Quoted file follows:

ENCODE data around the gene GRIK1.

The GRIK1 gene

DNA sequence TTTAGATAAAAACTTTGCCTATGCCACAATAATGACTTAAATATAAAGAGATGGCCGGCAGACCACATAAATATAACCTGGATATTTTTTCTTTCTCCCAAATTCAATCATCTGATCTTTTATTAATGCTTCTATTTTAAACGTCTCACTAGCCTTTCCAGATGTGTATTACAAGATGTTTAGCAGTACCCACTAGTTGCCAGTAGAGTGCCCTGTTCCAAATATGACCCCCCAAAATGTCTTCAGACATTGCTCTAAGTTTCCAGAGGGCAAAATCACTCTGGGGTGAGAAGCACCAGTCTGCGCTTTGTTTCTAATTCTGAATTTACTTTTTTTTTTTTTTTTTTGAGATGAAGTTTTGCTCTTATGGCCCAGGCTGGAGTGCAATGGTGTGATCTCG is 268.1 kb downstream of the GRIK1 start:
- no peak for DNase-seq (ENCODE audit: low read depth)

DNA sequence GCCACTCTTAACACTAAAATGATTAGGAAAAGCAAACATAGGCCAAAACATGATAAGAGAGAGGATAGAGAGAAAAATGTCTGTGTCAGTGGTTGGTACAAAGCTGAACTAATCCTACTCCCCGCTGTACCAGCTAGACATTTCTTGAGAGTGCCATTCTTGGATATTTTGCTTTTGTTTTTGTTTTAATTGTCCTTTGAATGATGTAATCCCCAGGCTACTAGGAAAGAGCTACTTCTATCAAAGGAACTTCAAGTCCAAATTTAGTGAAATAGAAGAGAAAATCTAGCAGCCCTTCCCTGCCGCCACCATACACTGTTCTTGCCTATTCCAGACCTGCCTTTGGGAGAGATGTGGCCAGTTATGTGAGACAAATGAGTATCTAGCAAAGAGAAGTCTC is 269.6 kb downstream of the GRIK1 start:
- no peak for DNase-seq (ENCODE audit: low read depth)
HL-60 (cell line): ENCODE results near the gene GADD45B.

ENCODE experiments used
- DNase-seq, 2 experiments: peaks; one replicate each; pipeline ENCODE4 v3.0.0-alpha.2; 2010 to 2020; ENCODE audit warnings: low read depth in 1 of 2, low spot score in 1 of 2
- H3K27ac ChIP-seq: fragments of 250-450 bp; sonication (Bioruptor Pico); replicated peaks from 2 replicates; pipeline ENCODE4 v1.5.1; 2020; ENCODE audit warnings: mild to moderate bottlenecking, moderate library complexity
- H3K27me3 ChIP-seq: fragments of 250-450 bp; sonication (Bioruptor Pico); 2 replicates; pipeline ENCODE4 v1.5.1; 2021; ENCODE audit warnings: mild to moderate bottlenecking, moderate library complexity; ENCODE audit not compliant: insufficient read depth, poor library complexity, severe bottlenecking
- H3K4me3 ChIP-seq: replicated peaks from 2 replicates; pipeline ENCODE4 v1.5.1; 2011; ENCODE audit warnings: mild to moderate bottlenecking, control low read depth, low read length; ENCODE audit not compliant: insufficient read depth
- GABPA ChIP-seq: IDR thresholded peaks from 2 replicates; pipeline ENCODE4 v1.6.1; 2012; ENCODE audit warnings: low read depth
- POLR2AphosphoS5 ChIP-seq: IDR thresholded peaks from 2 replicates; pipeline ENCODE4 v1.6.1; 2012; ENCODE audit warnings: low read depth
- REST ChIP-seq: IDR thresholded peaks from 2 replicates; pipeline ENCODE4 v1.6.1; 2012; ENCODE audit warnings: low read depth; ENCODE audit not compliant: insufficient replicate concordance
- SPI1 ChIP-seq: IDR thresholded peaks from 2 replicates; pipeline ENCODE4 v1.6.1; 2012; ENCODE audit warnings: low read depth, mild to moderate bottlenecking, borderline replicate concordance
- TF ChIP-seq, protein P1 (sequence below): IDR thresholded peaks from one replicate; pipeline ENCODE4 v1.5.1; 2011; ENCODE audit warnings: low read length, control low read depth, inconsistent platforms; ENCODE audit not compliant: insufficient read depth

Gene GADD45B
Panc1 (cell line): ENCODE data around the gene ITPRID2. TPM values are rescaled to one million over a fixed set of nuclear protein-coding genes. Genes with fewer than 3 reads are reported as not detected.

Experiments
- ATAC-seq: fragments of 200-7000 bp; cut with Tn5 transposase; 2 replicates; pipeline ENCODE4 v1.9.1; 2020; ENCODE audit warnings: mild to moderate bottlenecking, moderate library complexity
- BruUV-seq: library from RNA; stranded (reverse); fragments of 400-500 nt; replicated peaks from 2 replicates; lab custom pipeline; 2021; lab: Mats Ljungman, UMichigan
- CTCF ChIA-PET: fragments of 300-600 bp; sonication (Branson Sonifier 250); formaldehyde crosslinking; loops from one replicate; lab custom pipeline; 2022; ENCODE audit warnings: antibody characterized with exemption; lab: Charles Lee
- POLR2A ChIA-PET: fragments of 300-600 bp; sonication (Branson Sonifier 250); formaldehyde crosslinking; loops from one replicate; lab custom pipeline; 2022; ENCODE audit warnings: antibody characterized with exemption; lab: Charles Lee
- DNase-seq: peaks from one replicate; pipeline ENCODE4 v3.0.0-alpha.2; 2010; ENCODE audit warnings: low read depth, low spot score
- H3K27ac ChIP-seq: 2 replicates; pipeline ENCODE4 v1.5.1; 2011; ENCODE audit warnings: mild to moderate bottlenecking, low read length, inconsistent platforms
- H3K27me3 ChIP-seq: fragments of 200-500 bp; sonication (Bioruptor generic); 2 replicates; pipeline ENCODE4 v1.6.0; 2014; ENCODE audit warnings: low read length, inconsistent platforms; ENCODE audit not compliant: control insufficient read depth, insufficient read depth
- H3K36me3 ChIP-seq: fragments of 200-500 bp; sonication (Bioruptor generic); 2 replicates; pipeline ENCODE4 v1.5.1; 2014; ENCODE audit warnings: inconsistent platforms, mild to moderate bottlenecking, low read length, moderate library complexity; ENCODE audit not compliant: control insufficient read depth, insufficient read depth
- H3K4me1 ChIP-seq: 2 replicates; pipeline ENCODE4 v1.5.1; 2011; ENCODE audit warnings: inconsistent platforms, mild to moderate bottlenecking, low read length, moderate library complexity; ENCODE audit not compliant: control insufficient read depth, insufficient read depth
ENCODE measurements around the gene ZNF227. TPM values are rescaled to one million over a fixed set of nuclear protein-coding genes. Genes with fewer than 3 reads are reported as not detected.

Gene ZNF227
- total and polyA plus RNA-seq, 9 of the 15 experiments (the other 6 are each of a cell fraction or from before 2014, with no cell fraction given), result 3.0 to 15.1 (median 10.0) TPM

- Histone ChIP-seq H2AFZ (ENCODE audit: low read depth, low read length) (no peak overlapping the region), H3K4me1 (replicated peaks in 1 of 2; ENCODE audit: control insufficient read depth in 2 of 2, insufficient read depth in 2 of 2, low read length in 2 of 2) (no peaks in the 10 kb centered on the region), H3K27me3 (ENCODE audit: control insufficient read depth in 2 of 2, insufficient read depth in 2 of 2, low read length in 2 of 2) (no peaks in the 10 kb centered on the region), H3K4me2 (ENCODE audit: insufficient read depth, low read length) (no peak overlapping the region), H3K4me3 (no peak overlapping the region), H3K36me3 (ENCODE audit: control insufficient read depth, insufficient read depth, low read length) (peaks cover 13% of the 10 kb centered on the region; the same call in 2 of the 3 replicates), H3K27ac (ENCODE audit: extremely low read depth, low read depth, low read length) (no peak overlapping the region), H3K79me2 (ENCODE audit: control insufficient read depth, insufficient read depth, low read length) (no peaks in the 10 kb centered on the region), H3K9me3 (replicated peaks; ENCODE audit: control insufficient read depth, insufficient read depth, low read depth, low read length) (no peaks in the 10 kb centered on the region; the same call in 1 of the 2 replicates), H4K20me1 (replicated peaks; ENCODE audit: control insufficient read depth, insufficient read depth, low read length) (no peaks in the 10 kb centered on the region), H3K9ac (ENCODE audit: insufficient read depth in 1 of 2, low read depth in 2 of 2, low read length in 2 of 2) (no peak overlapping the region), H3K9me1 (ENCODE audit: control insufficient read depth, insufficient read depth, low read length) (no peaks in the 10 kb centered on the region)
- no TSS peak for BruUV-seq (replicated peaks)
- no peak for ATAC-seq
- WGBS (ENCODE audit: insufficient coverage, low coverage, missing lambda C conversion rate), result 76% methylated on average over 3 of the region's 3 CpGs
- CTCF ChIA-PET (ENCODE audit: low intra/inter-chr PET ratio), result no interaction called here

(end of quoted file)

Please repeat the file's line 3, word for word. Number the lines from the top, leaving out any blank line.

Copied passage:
DNA sequence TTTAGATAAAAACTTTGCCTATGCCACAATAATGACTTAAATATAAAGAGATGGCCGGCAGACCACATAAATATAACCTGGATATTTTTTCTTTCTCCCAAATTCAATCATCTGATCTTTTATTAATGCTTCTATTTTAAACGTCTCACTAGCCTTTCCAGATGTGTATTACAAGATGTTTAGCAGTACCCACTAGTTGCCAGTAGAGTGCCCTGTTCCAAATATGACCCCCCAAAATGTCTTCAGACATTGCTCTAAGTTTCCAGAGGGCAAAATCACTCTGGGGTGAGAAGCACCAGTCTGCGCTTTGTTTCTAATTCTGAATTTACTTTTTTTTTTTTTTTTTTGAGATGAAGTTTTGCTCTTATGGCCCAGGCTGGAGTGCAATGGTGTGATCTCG is 268.1 kb downstream of the GRIK1 start: